THE GOD’S EYE VIEW by Barry Eisler Reviewed
THE GOD’S EYE VIEW
Thomas & Mercer
Edward Snowden damaged the National Security Administration. Now, years later, current NSA Director General Ted Anders was not going to let that happen again. To do so, after all, would prevent him from keeping America safe; the good of the many v. the good of the few thing, right?
Evelyn Gallagher was a dedicated NSA analyst and computer genius. She had developed software that could track nearly all security camera systems in the world and, even more remarkably, identify people using biometric data. When she identified a senior NSA staffer meeting with a journalist known for his work exposing government excesses, it raised a red flag. But when one of those men was dead and the second kidnapped by jihadists and left for dead within hours after reporting her findings to General Anders, Evie started piecing things together, not only about this incident, but others that preceded it. She is immediately torn between her suspicions and the need for her job, not only because of its importance, but because she is the sole provider for her little boy.
THE GOD’S EYE VIEW is incredibly entertaining, a thriller that travels the world and encounters some of the most dangerous, distasteful people in its darkest corners. Nothing about author Barry Eisler’s writing or story telling will keep readers wanting. The book is well balanced between a compelling plot, character development, sex, love, and violence.
Unique to many books in the genre, Mr. Eisler does a great job with character development. Our hero, Evelyn Gallagher and her son; the power hungry and increasingly delusional General Anders; the NSA muscle, Thomas Delgado and Marvin Manus; even General Ander’s assistant, General Mike Remar. None are treated as secondary in their role in the book, and they’re developed enough that I had felt a connection with each of them, although some more pleasant than others!
But the book is more than just a thriller. It is a statement about the degradation of privacy and liberty in America and the world and about the dangers that have resulted and will continue to. About the paranoia that often comes with power. And about how complacently most Americans have allowed it to happen, even want it to happen, as long as it doesn’t interfere with their day to day lives.
“I implement what the people want, even if they don’t have the integrity and self-awareness to admit they want it. And I have no patience for anyone who enjoys meat but moans about slaughterhouses, who wears cheap clothes but deplores sweatshops, who weeps about climate change from behind the wheel of an SUV or from the window seat of an airplane.”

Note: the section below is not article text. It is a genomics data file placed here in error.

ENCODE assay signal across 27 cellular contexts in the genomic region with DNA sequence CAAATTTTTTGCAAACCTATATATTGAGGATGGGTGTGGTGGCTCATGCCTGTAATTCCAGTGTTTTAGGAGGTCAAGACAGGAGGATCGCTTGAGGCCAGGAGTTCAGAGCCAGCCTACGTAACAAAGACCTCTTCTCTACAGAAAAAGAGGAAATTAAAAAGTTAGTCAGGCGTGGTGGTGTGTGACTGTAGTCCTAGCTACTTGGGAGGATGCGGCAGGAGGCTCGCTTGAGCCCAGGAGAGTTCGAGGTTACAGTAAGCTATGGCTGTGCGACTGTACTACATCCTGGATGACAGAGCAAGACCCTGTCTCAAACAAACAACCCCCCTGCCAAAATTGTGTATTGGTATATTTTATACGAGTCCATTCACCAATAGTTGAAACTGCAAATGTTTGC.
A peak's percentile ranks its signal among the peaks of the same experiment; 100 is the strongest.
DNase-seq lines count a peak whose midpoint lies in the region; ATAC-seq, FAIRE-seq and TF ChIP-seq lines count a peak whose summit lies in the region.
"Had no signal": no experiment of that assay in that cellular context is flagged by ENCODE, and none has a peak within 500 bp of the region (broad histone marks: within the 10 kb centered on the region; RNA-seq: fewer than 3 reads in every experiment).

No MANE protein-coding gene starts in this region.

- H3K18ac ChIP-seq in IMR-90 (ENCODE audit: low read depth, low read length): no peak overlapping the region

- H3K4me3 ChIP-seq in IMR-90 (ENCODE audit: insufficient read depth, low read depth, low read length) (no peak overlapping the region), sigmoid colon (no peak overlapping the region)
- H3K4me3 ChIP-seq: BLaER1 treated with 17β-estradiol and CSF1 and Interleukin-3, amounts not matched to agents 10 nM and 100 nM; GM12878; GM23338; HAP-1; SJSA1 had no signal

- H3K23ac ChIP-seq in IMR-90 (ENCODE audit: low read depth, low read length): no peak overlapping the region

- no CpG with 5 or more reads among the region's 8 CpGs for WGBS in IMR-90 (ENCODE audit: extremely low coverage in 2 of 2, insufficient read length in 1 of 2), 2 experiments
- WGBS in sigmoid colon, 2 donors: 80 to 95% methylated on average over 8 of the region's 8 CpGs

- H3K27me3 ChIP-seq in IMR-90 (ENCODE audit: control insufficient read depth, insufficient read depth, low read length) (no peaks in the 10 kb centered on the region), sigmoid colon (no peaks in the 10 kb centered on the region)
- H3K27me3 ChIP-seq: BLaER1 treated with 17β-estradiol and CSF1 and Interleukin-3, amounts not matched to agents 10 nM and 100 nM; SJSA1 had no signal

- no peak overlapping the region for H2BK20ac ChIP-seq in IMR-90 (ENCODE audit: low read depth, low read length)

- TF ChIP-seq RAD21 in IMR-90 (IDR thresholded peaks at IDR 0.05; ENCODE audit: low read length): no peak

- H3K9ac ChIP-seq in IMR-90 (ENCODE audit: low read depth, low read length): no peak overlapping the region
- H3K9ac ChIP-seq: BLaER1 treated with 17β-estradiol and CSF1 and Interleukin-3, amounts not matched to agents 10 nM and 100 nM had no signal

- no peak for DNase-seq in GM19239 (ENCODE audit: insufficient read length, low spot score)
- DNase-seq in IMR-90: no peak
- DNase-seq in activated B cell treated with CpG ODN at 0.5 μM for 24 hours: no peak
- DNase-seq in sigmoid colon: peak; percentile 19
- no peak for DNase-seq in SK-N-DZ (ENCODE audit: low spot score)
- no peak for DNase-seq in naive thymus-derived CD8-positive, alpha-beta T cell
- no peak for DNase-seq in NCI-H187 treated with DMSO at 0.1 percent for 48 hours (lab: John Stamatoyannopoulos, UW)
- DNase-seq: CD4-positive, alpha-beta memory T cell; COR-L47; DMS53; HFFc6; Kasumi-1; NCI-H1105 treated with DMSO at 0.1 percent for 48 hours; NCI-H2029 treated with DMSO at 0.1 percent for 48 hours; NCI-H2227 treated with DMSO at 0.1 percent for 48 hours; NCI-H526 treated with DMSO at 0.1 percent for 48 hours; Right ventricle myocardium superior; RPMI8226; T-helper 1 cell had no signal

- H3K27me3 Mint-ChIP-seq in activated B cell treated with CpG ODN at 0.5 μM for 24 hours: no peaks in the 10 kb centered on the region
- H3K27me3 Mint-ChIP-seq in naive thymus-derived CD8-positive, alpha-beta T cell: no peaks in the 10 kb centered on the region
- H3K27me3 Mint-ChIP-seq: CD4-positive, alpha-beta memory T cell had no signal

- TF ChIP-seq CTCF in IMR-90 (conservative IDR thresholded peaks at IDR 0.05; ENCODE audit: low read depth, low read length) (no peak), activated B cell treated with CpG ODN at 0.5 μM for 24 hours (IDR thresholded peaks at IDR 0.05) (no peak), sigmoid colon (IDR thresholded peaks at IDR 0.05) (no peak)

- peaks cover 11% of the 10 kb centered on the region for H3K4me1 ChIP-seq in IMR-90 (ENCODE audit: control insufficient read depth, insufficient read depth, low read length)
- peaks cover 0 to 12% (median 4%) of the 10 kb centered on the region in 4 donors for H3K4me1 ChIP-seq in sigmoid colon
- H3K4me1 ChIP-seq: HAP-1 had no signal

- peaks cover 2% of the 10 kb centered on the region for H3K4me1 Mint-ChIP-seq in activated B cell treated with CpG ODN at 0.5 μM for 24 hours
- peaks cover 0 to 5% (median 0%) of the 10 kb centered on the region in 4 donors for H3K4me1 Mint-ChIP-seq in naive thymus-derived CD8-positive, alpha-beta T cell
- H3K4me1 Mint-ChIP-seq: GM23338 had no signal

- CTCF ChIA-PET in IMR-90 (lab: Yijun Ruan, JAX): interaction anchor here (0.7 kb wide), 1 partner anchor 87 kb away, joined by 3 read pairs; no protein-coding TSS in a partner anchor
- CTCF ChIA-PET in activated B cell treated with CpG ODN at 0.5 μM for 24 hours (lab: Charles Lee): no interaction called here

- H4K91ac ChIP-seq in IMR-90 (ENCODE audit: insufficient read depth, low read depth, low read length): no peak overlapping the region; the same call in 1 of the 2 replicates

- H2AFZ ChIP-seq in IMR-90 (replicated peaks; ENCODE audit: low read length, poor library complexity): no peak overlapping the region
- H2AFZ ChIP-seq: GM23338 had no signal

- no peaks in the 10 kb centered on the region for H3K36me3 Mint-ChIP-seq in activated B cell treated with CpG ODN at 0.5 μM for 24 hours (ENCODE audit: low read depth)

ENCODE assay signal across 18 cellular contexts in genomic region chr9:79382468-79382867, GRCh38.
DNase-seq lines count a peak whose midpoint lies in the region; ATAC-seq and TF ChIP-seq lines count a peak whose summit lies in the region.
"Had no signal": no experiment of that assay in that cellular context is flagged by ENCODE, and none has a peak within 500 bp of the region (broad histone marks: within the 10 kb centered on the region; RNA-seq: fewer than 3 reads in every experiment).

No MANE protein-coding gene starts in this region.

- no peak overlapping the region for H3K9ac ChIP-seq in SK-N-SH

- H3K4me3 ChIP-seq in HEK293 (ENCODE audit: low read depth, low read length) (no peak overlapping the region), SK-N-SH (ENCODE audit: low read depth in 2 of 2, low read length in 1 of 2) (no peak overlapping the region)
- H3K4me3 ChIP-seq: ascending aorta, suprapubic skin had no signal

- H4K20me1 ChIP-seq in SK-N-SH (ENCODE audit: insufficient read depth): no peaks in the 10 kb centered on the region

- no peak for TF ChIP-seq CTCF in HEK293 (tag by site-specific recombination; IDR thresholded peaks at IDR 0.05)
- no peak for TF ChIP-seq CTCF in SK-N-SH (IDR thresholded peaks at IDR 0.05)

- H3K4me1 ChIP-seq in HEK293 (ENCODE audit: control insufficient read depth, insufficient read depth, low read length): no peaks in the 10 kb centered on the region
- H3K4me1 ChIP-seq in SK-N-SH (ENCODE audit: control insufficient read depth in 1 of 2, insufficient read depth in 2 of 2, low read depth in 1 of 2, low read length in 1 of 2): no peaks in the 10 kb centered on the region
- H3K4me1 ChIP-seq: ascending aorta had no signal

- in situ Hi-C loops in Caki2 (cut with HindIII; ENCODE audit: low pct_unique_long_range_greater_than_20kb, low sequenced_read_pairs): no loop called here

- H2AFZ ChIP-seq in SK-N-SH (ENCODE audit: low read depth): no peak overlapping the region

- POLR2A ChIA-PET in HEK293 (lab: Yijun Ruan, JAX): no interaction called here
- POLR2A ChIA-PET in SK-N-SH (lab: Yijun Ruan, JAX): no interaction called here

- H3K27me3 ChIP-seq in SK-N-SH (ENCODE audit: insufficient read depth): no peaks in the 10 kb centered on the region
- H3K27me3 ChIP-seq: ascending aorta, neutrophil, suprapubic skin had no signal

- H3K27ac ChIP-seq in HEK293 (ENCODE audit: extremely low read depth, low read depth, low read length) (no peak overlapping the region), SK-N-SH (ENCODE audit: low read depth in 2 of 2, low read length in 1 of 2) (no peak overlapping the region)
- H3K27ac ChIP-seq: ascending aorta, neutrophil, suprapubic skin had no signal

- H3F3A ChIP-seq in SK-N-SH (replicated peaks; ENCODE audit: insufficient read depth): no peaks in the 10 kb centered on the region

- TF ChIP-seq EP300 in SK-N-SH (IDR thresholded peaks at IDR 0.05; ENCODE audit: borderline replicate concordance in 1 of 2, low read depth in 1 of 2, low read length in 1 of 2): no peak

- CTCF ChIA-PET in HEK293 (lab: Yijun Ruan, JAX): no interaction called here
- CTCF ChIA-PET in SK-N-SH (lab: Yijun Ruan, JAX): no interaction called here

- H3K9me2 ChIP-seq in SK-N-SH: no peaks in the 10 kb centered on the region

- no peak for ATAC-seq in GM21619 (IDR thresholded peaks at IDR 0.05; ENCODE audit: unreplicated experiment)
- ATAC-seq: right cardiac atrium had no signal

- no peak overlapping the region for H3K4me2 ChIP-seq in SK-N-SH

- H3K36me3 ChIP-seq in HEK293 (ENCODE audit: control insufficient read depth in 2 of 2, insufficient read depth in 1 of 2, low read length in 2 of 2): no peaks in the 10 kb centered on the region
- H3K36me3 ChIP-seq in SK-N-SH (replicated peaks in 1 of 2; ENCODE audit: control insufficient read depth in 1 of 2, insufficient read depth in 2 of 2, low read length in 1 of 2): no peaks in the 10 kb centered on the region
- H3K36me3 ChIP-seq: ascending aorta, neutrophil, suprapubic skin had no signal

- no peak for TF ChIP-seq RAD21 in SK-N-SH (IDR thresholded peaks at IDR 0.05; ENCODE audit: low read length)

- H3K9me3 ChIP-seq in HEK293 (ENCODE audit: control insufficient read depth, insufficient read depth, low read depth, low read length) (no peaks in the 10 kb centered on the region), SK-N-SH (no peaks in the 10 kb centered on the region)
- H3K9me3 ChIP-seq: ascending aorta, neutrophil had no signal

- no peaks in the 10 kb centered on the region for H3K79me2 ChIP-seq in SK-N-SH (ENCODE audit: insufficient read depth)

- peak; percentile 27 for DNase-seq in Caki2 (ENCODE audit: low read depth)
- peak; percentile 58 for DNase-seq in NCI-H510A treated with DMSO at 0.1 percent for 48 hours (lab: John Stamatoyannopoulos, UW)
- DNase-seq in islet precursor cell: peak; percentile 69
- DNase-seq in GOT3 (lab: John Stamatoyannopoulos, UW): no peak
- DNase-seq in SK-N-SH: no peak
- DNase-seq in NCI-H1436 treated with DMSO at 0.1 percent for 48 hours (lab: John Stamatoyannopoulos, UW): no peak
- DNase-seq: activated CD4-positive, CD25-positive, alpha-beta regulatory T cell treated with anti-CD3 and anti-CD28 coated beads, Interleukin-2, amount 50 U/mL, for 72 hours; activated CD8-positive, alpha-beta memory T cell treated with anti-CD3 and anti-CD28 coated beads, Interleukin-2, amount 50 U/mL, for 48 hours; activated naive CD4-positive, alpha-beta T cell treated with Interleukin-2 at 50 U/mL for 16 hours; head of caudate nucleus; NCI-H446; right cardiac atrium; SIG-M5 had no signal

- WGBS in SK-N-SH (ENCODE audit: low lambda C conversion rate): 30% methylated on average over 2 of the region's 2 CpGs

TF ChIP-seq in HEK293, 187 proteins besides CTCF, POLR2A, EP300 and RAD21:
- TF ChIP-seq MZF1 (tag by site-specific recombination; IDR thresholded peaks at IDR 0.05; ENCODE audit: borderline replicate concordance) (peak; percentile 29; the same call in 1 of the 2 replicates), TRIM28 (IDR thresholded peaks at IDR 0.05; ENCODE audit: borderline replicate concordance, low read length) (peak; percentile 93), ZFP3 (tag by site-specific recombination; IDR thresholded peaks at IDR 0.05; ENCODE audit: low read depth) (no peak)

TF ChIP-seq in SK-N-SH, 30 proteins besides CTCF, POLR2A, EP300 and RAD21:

Of course, General Ander’s quote above is in defense of the drastic measures he takes to protect America and to keep America’s secrets. But that argument isn’t foreign to many Americans or our politicians. Ironically, as The God’s Eye View points out, the threat to America sometimes needs protected from comes from the people making that very argument. And when finally confronted, General Remar’s response:
“He sighed. ‘Let’s not be naive. We’re not subverting democracy; democracy was subverted a long time ago…It’s NSA management or corporate management. And believe me, you don’t want the corporations running the show all by themselves. We’re not exactly Thomas Jefferson, okay, that ship has sailed, but we’re not complete slaves of mammon, either.'”
While the story told in The God’s Eye View is fiction, there are references to current events, news stories, conspiracy theories, and the methods used to control the media over the last decade and a half. Mr. Eisler goes one step further, provided readers with a list of sources at the end of the book that include news articles, scholarly works, and other links.
Whether you read The God’s Eye View for the great story, dynamic characters, thrills, or the deeper statement it makes, I’m confident you’ll enjoy it. But don’t be surprised if you find yourself wanting to remove mobile phone batteries, cover web cameras when not in use, and debate whether it’s better to send files unencrypted hoping they won’t be noticed versus encrypting but drawing attention to them!
George Lichman, TheThirtyYearItch.com